I was explaining this to my wife last night, telling her that it’ll be a sad day if Gamestop goes out of business (they are essentially the bookstores of the game world), and she finally got it that publishers don’t get any money from a used game sale. When she understood that, she thought for a second, and then said, “Well, why don’t the publishers just sell their games for cheaper a few months after they release them?”

I blinked.

That’s a pretty easy solution, and it’s one that I think is too easy. I’m sure that there are metrics out there, algorithms that could figure out the optimal time to discount games, leading to the publishers’ increase profit potential. They could start to incorporate timed-released DLC that happens only early in the game. They’re probably going to focus on the sustainable narrative aspect, making the game linked somehow to the gamer’s ID (that’s probably the easiest way to combat piracy and used sales).

But beyond and below all of this, it comes down to the fact that sometimes, just sometimes, us readers and gamers don’t want to part with something. Yeah, I could’ve sold my copy of Batman: Arkham City for $25 after I beat it. Did I? Nope. That game is a work of art, and as long as I have a system that’ll run it, I’ll have that game on the shelf. My copy of Italo Calvino’s Cosmicomics? Yup, that’s not going anywhere. One of my buddies has all of the Halo games (even ODST) stacked neatly next to his 360. Why?

Source: deviantArt

Sometimes we forget about the transcendental nature of stories, of games. We forget that there are some things that we just have. to. have. I parted with my Playstation a long time before I parted with my copy of FFVII who am I kidding? I still have my copy of that game). And I still have my copy of Do Androids Dream of Electric Sheep?, even though it’s wrinkly as hell and basically unreadable at this point.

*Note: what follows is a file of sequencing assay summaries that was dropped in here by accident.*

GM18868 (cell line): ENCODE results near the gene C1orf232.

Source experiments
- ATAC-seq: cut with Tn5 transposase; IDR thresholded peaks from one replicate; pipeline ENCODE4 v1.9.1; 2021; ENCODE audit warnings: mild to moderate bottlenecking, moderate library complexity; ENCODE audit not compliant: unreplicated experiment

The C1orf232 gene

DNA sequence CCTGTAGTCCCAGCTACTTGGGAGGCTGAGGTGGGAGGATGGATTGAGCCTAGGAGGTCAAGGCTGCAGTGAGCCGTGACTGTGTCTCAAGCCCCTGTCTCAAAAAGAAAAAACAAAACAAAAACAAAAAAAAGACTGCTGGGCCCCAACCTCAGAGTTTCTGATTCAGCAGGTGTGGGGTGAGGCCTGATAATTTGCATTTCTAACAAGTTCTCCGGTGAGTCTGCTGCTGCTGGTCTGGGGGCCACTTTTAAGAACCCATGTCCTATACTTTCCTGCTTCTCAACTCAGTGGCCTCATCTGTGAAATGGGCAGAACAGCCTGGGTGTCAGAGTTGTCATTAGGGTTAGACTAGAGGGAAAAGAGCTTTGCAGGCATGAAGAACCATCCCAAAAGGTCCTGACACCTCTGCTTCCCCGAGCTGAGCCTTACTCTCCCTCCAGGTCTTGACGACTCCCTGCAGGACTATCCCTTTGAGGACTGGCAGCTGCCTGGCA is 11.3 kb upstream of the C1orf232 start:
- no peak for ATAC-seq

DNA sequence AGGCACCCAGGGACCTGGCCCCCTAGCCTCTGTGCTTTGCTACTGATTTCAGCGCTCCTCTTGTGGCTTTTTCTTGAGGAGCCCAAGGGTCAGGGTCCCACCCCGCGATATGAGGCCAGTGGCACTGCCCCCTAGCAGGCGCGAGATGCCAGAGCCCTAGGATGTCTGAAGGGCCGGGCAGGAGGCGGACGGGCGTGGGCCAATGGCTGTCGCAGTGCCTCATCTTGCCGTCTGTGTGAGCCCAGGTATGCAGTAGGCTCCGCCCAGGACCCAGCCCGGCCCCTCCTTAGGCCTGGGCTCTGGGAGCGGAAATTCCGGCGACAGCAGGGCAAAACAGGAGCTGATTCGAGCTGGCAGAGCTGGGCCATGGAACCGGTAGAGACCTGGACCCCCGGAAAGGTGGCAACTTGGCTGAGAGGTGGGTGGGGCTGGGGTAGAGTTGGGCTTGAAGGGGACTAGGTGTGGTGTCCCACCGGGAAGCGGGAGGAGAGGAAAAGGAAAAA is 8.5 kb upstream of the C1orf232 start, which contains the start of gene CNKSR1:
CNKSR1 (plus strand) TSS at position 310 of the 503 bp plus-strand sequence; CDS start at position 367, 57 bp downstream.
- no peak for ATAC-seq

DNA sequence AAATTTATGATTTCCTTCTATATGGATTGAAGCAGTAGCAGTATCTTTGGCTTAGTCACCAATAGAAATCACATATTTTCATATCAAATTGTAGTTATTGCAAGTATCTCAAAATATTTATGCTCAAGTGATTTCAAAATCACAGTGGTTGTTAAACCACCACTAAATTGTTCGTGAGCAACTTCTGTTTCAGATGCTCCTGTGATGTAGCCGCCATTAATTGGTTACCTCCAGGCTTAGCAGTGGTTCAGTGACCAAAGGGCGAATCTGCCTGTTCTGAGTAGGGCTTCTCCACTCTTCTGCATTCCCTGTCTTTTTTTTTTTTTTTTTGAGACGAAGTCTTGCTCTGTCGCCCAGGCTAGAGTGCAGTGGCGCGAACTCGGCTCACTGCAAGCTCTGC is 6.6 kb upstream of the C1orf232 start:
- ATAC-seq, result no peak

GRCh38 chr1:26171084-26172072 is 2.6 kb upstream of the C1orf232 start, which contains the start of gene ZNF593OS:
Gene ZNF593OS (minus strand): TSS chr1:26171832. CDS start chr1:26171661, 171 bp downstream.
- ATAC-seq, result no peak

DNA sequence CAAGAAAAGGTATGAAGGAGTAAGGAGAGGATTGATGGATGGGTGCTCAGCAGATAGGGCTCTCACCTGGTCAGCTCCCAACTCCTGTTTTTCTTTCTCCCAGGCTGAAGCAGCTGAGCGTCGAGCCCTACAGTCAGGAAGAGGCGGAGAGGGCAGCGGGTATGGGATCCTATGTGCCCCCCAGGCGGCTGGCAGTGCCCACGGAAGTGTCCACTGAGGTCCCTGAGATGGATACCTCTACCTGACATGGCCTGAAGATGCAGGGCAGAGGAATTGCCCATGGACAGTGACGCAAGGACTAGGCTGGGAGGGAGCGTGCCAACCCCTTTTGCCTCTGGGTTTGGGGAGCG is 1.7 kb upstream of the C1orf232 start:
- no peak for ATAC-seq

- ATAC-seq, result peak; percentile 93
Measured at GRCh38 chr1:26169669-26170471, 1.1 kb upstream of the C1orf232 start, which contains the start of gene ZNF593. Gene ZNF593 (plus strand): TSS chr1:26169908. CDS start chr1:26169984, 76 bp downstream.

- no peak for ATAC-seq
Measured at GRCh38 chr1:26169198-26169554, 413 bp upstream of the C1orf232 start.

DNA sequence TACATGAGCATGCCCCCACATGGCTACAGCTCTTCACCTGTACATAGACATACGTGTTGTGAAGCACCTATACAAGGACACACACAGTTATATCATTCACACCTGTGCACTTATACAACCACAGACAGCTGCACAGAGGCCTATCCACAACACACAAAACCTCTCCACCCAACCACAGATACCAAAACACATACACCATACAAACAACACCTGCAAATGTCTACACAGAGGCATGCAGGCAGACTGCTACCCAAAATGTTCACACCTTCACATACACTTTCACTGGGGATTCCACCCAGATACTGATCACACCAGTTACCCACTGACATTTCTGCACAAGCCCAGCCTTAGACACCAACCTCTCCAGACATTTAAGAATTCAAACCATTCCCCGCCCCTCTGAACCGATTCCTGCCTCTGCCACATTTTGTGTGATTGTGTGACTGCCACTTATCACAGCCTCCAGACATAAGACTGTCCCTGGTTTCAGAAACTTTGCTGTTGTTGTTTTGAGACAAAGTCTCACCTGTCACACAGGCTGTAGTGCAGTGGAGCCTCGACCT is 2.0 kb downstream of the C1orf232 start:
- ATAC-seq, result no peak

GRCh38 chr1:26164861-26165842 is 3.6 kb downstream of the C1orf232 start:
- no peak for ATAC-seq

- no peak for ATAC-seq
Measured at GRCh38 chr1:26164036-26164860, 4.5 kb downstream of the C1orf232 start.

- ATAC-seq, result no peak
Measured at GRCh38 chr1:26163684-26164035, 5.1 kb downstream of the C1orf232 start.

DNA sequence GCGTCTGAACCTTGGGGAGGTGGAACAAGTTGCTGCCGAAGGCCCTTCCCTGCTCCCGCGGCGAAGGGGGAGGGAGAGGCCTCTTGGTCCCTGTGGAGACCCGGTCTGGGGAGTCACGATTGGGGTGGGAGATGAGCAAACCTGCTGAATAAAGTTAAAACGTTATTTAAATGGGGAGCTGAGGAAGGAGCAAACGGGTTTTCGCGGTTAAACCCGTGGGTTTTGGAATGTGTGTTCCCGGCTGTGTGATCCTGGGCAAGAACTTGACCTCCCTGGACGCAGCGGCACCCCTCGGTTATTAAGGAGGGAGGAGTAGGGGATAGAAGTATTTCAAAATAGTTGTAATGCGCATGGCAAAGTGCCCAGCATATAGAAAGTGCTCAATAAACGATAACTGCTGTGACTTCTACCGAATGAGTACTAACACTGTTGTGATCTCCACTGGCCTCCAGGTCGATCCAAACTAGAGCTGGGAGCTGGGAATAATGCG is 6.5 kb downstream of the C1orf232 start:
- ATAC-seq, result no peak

Here’s hoping that gaming companies and publishers realize that they should be enabling enriching, quality narratives, ones that are worth more than a fifth of their purchase price. Then they won’t need to waste all of this money on copy protection and other proprietary forms of DRM, and we can go back to finding, enjoying, and sharing our favorites with our friends and families.

Corporate-Sponsored Creativity… Good or Bad?

Source: TG Daily

After watching last night’s Community, I tried to shake off my inner-anti-corporate bigotry. I really did.Yes, Subway was all over the episode, and they did a tremendous job of integrating it into the storyline of the show, using some of the worries that I had about corporate sponsorship as part of their continuing meta-approach to storytelling that has become their forte (that’s forte, not fort, as in, “building a blanket fort is his forte.”).

Source: NBC

So after watching it, I turned on Guns, Germs, and Steel (which you have to go watch, by the way; it is fascinating to the nth degree), and proceeded to semi-zone out while my brain did some work (I instantly went back to a simpler time in my past where I got my minor in History).

At some point during the documentary, I realized that Subway paying for time on the television show is not that much different from an author getting paid for writing an article for a newspaper. Well, except for the whole corporation-not-a-human-thing…

I may get a little to far afield right now, but that’s what I do, so bear with me.

Humans want content. We get that content through various channels, most of which require an extensive amount of infrastructure to even maintain (have you ever though how freaking complicated it is to have a GPS that tells you when to turn left, or the fact that you can pick up HD television signals in your house where you watch someone talk about the latest city council vote LIVE?). So, someone’s got to foot the bill, right?